Many businesses utilize either one company vehicle or a fleet of them for their daily operations. However, many small business owners and employees blur the lines between commercial use and personal use, which can be troubling for insurance coverage. As many exclusions apply to commercial use of a personal vehicle, it’s important to obey these regulations to prevent a denied claim. As we explore the need-to-know facts about business auto coverage, ensure your business is equipped with a comprehensive Commercial Auto Insurance policy.
Know the symbols
For example, a small, local dry cleaner may have two or three vehicles that are used for pick-ups and deliveries to clients. That business owner is more likely to have some business auto coverage, but is it the right coverage for the vehicles themselves or the drivers, asks Property Casualty 360. Unless the employee is specifically included on the policy, there could be discrepancies. Know the symbols:
Symbol 1 – When the policy has a Symbol 1, the small business owner will have coverage for any auto owned, hired, borrowed or used by the insured. Symbol 1 encompasses all the other coverage symbols, explains the article.
Symbol 2 – This means the named people on the policy are covered by no-fault coverage in the state where required or where vehicles are mostly garaged.
Symbol 8 – This covers automobiles that the named owner leases, hires or borrows.
This explains who is covered under what provisions and coverage limits. It’s important for small business owners to understand who the policy applies to, including other employees as well as themselves.
Section III of the business auto coverage form consists of the coverage agreements and coverage extensions, exclusions, limits of insurance information and a deductible provision. The coverage agreements list the various ways in which a covered auto can suffer physical damage and lists the kinds of losses the carrier will pay for. To activate coverage, however, a covered auto designation symbol must be placed in item two of the declarations form, explains the article.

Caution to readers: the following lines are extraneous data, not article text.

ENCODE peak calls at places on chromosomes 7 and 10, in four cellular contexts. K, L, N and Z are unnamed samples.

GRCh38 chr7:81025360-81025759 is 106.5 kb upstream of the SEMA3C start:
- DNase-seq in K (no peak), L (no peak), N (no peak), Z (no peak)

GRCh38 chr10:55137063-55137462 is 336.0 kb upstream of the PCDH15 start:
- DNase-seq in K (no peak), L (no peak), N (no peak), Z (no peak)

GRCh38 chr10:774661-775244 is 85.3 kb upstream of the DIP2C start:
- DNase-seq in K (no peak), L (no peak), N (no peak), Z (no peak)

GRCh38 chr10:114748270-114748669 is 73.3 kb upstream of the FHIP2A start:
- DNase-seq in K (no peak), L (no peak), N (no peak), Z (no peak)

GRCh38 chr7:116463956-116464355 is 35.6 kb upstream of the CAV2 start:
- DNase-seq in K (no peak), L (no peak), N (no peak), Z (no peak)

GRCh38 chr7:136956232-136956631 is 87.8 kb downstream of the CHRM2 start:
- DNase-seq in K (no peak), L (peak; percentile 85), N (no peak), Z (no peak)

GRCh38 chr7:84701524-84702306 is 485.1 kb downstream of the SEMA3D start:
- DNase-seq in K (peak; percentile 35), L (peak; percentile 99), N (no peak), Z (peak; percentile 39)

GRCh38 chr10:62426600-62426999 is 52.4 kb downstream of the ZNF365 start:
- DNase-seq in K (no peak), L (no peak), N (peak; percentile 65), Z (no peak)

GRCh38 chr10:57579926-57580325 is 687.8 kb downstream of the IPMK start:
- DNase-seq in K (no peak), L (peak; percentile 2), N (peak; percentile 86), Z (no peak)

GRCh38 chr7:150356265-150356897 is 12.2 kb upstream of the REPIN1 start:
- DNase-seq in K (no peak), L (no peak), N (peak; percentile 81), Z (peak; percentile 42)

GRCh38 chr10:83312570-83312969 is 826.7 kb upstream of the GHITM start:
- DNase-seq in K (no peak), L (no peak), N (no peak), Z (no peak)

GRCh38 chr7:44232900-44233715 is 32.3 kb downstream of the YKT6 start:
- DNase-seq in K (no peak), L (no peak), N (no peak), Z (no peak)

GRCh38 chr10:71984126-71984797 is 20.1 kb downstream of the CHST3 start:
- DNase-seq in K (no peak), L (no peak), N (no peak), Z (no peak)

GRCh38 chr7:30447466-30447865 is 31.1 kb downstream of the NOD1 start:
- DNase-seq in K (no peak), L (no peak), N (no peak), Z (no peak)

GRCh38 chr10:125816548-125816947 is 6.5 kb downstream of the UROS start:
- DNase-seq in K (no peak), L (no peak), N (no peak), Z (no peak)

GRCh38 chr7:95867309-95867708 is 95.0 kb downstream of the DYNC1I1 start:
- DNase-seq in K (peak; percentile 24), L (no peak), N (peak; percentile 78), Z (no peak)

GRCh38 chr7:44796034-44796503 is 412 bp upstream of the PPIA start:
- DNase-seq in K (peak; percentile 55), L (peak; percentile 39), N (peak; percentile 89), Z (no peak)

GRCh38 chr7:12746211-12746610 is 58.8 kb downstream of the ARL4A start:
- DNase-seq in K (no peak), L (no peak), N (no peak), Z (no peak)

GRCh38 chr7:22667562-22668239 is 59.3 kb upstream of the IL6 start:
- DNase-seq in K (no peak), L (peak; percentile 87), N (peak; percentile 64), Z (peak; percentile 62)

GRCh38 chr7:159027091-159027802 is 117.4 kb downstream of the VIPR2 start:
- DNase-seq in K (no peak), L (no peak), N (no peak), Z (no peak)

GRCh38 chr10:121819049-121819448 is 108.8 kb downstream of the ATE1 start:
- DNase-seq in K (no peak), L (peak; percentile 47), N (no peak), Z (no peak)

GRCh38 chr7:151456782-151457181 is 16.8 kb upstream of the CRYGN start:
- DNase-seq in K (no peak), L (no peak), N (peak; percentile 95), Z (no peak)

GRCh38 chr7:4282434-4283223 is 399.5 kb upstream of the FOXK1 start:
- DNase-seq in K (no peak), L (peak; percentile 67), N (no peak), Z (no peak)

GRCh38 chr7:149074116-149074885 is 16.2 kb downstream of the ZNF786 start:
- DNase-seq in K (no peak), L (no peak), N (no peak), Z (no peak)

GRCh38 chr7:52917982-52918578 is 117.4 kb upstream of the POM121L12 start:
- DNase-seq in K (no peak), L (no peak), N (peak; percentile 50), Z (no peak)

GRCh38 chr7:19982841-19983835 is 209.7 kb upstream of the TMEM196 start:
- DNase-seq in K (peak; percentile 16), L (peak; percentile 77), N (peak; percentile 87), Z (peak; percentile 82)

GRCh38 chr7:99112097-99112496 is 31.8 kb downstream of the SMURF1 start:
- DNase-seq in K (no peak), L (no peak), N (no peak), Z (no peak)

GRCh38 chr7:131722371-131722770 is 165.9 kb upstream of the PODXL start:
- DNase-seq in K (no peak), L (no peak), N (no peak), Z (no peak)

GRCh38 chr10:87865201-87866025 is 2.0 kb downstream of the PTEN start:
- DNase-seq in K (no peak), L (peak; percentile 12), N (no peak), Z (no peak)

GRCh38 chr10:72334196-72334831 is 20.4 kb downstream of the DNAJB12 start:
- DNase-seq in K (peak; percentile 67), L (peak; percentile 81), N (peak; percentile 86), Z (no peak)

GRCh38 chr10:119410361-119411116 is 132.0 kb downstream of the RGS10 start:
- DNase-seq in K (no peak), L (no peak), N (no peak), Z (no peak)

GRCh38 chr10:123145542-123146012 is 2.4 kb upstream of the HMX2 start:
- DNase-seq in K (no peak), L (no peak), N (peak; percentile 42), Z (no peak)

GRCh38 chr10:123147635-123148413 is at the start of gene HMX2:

Loss conditions and general conditions apply to business auto insurance policies. The loss conditions are appraisal for physical loss or damage, duties in the event of loss, litigation against the named insured, transfer of right of recovery and loss payments. The general conditions are fraud, bankruptcy, premium audit, liberalization, two or more coverage forms, or other insurance.
Basic policy definitions
Sorting through the verbiage of your policy can be confusing, which is why we have outlined a few basic ones to know.
Auto: This doesn’t only include a car, but also extends to mopeds, trucks, vans, RV’s, trailers, and any other vehicle that was intended for travel on public roads.
Employee: This doesn’t only mean full-time employees. Instead, leased employees are covered, as well, but not temporary workers.
Suit: A “suit” is a civil proceeding in which damages, because of bodily injury or property damage to which the policy applies, are alleged. The term also includes an arbitration proceeding or any other alternative dispute resolution proceeding, explains Property Casualty 360.
About Irving Weber Associates
These are five critical facts that every business owner should be aware of. At Irving Weber Associates, Inc. (IWA), we offer the FabriCare Advantage insurance program, which includes Dry Cleaner Insurance, Dry Cleaner Equipment Breakdown coverage, and more. In addition, we offer specialty business insurance products to fully secure your operation. Please contact us today for more information at (855) 764-7406.